With that said, romantic novels should not be the sole reason a relationship is successful. According to these women, reading novels about fictional characters gave them the inspiration to be better versions of themselves for their significant other. It motivated them to pay more attention to their boyfriends or husbands; not because they wanted to enjoy his company, but because they wanted to test the ideas described in the books. Therefore, although the women mentioned in Burnett and Beto’s study testified to having great relationships, the media has ultimately negatively impacted their views, although they don’t necessarily view it as such. The media, romantic books in this particular study, has given women a standard for a relationship that they consequently seek to find in their personal lives. Although they may be content in the short-term, women will naturally divert back to the books in order to once again receive inspiration and thus this addicting pattern will forever regenerate.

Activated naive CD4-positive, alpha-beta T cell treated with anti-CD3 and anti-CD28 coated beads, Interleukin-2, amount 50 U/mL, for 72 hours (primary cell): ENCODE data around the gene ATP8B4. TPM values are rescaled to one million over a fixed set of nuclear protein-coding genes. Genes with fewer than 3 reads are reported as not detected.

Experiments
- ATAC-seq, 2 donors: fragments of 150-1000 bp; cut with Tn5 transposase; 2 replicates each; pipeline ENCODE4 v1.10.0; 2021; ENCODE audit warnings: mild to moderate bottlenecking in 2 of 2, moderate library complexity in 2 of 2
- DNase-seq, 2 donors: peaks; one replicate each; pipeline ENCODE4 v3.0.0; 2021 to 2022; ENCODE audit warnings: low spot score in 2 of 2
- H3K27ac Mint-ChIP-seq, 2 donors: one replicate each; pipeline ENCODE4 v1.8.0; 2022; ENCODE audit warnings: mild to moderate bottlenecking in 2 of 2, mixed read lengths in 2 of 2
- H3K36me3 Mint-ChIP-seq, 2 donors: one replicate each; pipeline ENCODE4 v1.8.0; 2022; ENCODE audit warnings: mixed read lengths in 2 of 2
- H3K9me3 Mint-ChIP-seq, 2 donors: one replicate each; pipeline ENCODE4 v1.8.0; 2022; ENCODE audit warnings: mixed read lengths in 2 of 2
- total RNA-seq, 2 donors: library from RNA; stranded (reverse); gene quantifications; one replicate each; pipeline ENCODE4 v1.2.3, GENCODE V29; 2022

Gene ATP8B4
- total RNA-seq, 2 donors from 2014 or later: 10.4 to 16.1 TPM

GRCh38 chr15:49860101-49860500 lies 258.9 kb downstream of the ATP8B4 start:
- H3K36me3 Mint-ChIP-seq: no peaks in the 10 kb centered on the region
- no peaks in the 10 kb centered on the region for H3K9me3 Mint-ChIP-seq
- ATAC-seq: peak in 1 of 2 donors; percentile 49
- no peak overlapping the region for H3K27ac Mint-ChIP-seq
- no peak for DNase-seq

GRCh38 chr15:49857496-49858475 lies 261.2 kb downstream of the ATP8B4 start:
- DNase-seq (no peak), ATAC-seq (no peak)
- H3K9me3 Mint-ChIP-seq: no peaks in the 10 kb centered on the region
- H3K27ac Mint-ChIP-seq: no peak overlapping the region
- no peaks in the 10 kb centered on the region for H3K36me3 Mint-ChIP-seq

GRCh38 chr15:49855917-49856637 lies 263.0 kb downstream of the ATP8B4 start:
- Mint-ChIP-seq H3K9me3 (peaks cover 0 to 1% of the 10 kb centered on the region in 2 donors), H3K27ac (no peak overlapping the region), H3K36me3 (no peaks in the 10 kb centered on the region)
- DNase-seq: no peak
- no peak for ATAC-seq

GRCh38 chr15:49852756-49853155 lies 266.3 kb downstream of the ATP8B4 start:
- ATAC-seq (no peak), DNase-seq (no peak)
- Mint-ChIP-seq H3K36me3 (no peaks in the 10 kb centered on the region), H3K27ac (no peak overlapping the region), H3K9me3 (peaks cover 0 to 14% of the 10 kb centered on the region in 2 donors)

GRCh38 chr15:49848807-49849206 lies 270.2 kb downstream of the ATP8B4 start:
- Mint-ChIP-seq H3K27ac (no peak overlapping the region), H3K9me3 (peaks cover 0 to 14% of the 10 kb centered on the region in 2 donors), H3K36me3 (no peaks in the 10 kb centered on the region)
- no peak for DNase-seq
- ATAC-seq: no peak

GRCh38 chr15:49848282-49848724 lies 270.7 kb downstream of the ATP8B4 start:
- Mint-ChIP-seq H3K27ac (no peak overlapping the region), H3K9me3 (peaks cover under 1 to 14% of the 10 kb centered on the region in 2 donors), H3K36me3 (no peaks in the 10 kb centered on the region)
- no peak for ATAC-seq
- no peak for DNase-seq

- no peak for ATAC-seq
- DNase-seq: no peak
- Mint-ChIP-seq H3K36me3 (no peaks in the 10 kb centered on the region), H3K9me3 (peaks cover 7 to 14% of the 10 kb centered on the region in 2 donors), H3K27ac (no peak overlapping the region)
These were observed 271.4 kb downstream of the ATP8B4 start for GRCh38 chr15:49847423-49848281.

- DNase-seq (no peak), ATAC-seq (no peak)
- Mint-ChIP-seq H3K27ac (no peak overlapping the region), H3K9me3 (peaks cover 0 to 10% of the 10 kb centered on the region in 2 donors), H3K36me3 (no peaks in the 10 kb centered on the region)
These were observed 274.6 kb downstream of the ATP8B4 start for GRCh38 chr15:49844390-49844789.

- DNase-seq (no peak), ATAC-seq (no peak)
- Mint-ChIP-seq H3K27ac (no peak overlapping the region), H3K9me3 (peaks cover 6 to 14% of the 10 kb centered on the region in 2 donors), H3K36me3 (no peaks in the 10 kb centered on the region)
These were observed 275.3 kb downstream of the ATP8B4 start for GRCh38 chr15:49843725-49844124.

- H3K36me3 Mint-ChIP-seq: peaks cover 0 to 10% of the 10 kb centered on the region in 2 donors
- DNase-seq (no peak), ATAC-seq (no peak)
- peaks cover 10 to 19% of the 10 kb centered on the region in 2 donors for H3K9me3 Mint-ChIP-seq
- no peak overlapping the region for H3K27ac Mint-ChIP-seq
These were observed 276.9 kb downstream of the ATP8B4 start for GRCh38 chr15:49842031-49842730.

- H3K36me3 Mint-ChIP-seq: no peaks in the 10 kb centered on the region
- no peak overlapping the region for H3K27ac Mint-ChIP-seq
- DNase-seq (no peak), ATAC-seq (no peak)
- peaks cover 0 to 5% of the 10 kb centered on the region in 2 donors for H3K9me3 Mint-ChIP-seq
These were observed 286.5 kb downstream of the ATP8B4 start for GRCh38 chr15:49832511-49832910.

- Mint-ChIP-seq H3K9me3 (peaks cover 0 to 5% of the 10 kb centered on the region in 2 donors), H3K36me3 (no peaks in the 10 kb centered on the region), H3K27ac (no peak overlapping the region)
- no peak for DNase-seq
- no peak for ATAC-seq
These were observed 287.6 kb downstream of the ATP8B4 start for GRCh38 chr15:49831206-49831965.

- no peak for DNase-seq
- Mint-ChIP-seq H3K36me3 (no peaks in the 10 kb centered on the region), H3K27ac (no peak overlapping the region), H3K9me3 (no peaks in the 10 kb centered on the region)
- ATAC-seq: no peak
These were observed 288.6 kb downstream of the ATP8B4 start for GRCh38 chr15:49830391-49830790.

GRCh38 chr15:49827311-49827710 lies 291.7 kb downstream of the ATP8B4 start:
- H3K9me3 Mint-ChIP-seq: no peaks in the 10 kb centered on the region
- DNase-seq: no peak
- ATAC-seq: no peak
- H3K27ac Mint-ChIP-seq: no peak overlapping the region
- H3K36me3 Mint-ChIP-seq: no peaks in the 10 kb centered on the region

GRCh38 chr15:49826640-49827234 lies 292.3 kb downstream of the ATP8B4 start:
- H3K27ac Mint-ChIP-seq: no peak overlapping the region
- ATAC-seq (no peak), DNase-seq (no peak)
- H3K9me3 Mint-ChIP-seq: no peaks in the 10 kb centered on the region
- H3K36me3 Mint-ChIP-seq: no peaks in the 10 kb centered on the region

Women’s views of men and relationships are distorted by Hollywood’s misinterpretations of love. Even though most women are strong and independent, Hollywood says they must alter themselves to fit the mold of true love. Because of this, women struggle with their self-esteem, beauty, and romantic fantasies. They wait to be rescued by their dashing Prince Charmings and expect to fall helplessly in love and live in harmonious bliss. Based on the movies Hollywood continues to produce, it is evident that this reality won’t change anytime soon.